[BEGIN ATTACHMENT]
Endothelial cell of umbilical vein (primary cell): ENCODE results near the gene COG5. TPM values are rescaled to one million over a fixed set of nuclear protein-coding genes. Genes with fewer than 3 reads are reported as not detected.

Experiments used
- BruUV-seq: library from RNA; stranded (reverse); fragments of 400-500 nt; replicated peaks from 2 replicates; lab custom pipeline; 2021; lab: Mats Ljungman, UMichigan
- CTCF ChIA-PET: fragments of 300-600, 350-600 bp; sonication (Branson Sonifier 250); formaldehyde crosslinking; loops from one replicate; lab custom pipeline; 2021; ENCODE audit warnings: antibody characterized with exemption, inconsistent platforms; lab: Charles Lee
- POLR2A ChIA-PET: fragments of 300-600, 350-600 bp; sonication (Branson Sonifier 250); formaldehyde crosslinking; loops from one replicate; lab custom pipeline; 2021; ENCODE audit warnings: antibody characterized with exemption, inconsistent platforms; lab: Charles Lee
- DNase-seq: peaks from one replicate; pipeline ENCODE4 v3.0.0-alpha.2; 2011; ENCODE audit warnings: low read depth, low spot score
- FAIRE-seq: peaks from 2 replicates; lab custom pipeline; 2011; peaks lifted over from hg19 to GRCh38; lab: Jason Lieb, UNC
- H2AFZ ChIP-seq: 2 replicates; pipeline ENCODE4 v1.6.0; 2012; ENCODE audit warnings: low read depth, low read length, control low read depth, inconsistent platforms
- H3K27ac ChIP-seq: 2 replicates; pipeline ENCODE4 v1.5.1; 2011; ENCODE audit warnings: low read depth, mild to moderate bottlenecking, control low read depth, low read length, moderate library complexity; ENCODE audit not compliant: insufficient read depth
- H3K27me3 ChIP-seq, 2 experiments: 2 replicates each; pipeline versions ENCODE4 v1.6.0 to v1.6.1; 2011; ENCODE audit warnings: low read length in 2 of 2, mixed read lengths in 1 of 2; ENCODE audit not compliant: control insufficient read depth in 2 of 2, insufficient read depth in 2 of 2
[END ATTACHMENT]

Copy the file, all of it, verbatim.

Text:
Endothelial cell of umbilical vein (primary cell): ENCODE results near the gene COG5. TPM values are rescaled to one million over a fixed set of nuclear protein-coding genes. Genes with fewer than 3 reads are reported as not detected.

Experiments used
- BruUV-seq: library from RNA; stranded (reverse); fragments of 400-500 nt; replicated peaks from 2 replicates; lab custom pipeline; 2021; lab: Mats Ljungman, UMichigan
- CTCF ChIA-PET: fragments of 300-600, 350-600 bp; sonication (Branson Sonifier 250); formaldehyde crosslinking; loops from one replicate; lab custom pipeline; 2021; ENCODE audit warnings: antibody characterized with exemption, inconsistent platforms; lab: Charles Lee
- POLR2A ChIA-PET: fragments of 300-600, 350-600 bp; sonication (Branson Sonifier 250); formaldehyde crosslinking; loops from one replicate; lab custom pipeline; 2021; ENCODE audit warnings: antibody characterized with exemption, inconsistent platforms; lab: Charles Lee
- DNase-seq: peaks from one replicate; pipeline ENCODE4 v3.0.0-alpha.2; 2011; ENCODE audit warnings: low read depth, low spot score
- FAIRE-seq: peaks from 2 replicates; lab custom pipeline; 2011; peaks lifted over from hg19 to GRCh38; lab: Jason Lieb, UNC
- H2AFZ ChIP-seq: 2 replicates; pipeline ENCODE4 v1.6.0; 2012; ENCODE audit warnings: low read depth, low read length, control low read depth, inconsistent platforms
- H3K27ac ChIP-seq: 2 replicates; pipeline ENCODE4 v1.5.1; 2011; ENCODE audit warnings: low read depth, mild to moderate bottlenecking, control low read depth, low read length, moderate library complexity; ENCODE audit not compliant: insufficient read depth
- H3K27me3 ChIP-seq, 2 experiments: 2 replicates each; pipeline versions ENCODE4 v1.6.0 to v1.6.1; 2011; ENCODE audit warnings: low read length in 2 of 2, mixed read lengths in 1 of 2; ENCODE audit not compliant: control insufficient read depth in 2 of 2, insufficient read depth in 2 of 2